Rockets launch, planes fly at Spicewood school’s STEM Day

Spicewood Elementary

Spicewood Elementary School student Sophia Severance flies her paper airplane during a flight portion of the campus’ STEM Day on Feb. 24. In the flight and aeroscience section, students learned about basic aeronautics and flight principles before putting them into action by making paper airplanes and flying them.

DANIEL CLIFTON • PICAYUNE EDITOR

SPICEWOOD — “All right, here we go,” Henry Vanicek called out to the group of students behind him. “3, 2, 1…”

With a twist of the red handle attached to a series of PVC pipes, Vanicek and Spicewood Elementary School student Maddy Shaw released a burst of air that fired her plastic rocket down the kindergarten hallway.

Yeah, don’t tell Mom you’re shooting rockets down the hallway, but on Feb. 24 at Spicewood Elementary School, even Principal Leslie Baty had to smile.

“This is just so wonderful,” she said.

The rocket launch took place on STEM Day. STEM stands for Science, Technology, Engineering and Math. Several people involved in STEM careers or with STEM backgrounds set up centers for the students. As the different classes made their way through the various activities, the students got to try out STEM-related projects.

The day included stops at geology, computer gaming, software development, veterinary science and other centers.

Spicewood Elementary
Spicewood Elementary School student Sophia Severance flies her paper airplane during a flight portion of the campus’ STEM Day on Feb. 24. In the flight and aeroscience section, students learned about basic aeronautics and flight principles before putting them into action by making paper airplanes and flying them.

“The kids get to read a lot about science, technology, engineering and math in class, but this gives them a chance to see it in action,” Baty said.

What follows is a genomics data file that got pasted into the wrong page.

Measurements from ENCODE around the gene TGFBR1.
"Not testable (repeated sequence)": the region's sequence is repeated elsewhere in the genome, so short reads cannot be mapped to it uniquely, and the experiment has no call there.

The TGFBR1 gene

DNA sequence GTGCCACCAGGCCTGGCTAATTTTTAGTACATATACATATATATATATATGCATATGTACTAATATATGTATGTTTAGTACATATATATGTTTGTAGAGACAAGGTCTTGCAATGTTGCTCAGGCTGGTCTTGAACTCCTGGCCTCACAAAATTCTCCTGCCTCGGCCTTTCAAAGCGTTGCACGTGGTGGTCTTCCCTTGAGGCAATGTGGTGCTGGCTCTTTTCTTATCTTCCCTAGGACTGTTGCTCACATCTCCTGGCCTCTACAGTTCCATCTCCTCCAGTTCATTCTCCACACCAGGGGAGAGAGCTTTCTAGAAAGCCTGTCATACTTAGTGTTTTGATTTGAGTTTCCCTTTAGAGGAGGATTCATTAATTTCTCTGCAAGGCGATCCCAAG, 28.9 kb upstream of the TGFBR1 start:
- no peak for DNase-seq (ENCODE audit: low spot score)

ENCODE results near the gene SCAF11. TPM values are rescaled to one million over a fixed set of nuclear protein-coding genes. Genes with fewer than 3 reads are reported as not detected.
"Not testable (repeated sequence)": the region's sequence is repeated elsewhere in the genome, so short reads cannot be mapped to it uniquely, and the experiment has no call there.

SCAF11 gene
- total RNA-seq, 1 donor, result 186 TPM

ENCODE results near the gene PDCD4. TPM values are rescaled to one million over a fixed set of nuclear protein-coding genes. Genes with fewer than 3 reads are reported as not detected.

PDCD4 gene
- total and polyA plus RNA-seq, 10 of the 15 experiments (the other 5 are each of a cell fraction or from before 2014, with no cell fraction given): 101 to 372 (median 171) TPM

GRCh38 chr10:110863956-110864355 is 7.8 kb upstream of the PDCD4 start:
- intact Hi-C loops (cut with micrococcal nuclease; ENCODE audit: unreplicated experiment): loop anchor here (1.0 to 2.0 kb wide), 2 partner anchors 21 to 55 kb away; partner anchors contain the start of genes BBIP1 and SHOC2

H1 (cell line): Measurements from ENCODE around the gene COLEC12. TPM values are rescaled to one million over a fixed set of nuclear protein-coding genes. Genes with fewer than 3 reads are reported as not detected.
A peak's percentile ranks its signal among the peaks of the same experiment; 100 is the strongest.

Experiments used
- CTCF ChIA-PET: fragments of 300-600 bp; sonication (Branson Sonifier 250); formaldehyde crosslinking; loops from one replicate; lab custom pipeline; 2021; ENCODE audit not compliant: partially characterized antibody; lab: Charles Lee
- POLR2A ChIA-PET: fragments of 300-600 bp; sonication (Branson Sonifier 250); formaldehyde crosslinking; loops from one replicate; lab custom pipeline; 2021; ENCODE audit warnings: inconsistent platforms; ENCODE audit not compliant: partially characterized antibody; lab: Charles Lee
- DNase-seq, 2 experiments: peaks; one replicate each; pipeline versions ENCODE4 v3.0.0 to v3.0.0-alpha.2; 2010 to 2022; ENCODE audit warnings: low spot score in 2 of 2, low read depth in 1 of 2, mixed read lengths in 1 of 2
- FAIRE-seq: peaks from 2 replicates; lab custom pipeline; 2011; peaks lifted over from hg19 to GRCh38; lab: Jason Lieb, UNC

In the science stop with Vanicek and Spicewood Elementary School science teacher Sasha Chesnut, students fashioned an air-propelled rocket from a pre-cut plastic tube, some paper fins and paper nose cones. Chesnut explained to the students that these were their rockets and they could set up the fins any way they wanted.

As students set up next to Vanicek at the launching pad, he asked them how they thought their particular fin pattern might affect the rocket’s flight. After the flight, Vanicek or Chesnut asked students how modifying the fins could change the rocket’s flight.

“Think about how it flew and how moving the fins might change that,” Chesnut said.

In a classroom in the hall, another grade sat on the floor as teacher Melissa Fletcher showed a cockpit video of a 737 jet. The view gave the students a peek inside the flight crew cabin.

“Do you see all the computers and technology they use?” Fletcher asked. After the brief video, Fletcher went over some of the different things that pilots and flight engineers use to safely fly a plane including meteorology, geology and math — lots of math.

For their hands-on project, Fletcher turned to a more low-tech type of flight. The students picked between four styles of paper airplanes, made one each and then headed for the “runway” to give flight a go.

“When kids get the opportunity to put something into action that they read or study, it helps them really learn it,” Baty said. “And it just shows them how fun learning and STEM are.”

Back in the hallway, children’s laughter as well as some “oohs” and “ahhs” back up Baty’s assessment. Learning is fun, especially when it involves rockets.

daniel@thepicayune.com

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